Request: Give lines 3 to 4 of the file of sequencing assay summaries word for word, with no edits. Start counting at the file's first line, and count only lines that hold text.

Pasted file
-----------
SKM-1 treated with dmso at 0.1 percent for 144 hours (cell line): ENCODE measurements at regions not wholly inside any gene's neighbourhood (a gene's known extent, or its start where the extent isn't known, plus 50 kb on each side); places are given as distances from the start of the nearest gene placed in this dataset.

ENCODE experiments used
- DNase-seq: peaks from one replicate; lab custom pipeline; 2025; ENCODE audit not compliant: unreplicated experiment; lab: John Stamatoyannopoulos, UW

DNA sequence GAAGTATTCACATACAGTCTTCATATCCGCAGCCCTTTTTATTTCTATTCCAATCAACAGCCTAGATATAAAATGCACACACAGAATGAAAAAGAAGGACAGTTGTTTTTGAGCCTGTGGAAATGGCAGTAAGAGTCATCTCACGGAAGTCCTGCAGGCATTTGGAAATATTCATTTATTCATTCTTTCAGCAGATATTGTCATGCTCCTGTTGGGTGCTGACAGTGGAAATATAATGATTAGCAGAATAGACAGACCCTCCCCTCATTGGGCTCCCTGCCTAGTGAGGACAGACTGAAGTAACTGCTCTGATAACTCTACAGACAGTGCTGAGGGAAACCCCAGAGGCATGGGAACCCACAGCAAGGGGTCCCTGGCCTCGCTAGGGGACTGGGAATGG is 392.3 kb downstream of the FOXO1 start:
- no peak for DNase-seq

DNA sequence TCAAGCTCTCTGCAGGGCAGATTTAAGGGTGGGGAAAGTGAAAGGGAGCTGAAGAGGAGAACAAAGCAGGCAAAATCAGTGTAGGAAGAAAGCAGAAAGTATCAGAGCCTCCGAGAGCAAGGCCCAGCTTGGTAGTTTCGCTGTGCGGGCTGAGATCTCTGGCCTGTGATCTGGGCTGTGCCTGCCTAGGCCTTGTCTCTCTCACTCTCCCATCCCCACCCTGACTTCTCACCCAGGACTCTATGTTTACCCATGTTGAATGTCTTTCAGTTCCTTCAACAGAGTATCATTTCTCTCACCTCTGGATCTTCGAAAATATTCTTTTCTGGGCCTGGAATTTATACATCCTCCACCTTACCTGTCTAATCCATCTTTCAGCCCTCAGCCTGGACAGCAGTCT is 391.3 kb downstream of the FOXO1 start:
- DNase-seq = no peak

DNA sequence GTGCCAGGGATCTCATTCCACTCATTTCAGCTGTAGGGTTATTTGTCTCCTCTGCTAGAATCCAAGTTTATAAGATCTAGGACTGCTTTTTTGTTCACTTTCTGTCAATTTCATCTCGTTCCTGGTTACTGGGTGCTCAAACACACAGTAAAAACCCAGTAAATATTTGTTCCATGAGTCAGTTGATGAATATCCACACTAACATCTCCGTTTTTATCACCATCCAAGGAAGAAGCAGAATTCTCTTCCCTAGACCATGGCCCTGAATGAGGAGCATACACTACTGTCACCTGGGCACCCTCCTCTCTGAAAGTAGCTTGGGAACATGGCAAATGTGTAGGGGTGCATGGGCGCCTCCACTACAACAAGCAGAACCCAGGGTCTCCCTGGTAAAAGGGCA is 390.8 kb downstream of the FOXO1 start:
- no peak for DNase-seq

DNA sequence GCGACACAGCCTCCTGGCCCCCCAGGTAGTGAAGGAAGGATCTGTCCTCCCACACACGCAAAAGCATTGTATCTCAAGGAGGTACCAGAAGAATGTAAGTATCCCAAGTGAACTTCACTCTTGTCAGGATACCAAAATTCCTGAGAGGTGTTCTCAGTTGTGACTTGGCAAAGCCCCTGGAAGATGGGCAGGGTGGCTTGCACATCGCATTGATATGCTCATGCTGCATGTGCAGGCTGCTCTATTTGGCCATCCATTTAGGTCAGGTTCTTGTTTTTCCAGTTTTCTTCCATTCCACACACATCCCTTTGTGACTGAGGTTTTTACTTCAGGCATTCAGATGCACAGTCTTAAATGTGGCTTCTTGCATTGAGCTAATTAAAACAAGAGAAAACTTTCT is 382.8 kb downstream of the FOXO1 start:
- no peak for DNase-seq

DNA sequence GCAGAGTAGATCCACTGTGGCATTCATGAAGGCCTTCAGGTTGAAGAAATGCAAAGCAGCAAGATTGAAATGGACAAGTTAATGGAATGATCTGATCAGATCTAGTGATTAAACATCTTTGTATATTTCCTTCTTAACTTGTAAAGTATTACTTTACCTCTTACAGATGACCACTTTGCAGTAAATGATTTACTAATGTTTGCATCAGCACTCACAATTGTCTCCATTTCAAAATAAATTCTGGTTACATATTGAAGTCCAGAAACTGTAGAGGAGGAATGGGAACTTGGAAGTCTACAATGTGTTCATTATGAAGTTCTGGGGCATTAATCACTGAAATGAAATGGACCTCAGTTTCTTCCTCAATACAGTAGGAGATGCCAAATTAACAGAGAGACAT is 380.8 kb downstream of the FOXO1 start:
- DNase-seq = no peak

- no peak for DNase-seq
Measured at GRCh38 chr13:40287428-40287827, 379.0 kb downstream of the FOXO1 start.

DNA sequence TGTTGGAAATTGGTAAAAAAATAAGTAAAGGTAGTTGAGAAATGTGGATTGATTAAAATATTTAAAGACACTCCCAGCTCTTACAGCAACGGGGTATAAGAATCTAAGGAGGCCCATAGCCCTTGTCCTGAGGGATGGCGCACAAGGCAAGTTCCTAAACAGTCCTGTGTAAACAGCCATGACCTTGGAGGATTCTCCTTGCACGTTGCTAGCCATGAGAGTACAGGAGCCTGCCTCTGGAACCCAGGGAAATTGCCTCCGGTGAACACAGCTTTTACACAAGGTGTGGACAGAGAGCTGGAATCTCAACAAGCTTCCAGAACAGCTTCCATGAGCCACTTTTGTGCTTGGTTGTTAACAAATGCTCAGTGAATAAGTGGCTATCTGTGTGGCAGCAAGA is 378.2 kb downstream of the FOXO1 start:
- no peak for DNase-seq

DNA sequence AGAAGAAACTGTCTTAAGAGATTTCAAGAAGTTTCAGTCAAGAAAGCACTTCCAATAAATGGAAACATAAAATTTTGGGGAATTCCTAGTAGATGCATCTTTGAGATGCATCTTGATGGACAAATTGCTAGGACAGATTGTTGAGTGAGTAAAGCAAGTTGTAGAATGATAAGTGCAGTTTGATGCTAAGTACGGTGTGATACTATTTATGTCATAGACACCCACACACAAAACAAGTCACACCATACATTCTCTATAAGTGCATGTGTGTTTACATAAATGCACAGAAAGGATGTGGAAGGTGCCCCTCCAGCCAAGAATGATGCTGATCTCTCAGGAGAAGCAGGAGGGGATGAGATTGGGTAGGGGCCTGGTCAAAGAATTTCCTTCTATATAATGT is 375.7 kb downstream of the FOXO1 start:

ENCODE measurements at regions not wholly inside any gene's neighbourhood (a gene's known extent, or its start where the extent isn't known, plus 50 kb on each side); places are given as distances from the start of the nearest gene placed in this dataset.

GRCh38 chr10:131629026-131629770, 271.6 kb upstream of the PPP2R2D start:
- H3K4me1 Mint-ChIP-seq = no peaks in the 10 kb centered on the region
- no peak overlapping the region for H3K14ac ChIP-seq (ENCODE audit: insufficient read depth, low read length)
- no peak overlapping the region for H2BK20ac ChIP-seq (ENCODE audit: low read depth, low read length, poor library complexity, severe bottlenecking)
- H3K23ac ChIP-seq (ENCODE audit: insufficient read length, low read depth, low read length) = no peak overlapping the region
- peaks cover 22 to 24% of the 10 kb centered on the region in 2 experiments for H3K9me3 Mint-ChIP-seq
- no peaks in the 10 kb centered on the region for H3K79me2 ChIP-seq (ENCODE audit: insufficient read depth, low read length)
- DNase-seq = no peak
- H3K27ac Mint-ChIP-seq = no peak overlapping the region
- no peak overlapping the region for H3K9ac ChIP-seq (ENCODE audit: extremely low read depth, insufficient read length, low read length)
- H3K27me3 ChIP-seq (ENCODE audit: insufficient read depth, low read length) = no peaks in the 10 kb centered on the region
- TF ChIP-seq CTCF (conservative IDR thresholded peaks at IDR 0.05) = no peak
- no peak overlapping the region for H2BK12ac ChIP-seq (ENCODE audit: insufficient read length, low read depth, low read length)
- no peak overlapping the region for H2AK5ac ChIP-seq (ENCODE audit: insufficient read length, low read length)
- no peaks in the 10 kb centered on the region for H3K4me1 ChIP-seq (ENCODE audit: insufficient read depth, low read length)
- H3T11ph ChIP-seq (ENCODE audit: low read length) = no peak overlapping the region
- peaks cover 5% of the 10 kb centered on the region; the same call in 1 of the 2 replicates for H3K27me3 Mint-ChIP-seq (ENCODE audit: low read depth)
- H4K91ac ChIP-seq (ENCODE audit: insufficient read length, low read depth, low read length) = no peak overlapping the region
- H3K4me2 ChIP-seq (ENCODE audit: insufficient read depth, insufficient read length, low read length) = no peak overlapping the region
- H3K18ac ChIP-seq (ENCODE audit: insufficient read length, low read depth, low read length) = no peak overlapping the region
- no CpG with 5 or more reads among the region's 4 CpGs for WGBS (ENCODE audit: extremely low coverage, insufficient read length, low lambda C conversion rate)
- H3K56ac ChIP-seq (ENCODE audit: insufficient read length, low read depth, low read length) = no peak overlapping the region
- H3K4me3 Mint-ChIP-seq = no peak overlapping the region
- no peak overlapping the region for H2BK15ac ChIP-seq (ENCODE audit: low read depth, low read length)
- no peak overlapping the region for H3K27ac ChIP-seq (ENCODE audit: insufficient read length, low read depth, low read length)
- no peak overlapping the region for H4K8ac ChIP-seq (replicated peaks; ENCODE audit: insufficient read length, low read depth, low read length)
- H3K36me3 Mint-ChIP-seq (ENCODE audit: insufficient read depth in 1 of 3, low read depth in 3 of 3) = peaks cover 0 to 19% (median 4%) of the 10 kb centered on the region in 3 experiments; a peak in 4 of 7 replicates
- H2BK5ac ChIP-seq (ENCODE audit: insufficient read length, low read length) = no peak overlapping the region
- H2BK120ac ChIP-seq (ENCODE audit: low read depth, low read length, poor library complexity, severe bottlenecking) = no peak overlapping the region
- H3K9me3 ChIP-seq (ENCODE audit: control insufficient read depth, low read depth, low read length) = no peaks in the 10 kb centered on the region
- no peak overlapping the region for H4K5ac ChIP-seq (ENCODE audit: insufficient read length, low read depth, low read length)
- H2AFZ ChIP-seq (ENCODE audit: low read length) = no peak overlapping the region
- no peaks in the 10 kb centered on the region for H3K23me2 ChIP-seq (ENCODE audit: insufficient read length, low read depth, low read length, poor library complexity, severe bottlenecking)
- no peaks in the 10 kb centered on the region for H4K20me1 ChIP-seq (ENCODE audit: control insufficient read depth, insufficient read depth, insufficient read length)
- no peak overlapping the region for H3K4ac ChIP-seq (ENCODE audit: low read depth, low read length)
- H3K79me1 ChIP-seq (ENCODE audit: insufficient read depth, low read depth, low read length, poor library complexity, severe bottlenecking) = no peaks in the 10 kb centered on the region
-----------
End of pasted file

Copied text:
- DNase-seq: peaks from one replicate; lab custom pipeline; 2025; ENCODE audit not compliant: unreplicated experiment; lab: John Stamatoyannopoulos, UW

DNA sequence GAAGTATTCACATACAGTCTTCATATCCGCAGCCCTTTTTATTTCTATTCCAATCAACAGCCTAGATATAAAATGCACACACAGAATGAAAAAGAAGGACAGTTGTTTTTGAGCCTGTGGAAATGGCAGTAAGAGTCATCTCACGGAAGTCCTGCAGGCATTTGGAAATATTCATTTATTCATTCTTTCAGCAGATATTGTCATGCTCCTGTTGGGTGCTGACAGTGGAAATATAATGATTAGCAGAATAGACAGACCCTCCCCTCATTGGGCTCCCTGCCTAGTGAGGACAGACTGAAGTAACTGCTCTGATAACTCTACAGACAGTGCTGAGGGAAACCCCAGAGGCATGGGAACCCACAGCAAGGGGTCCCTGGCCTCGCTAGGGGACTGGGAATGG is 392.3 kb downstream of the FOXO1 start: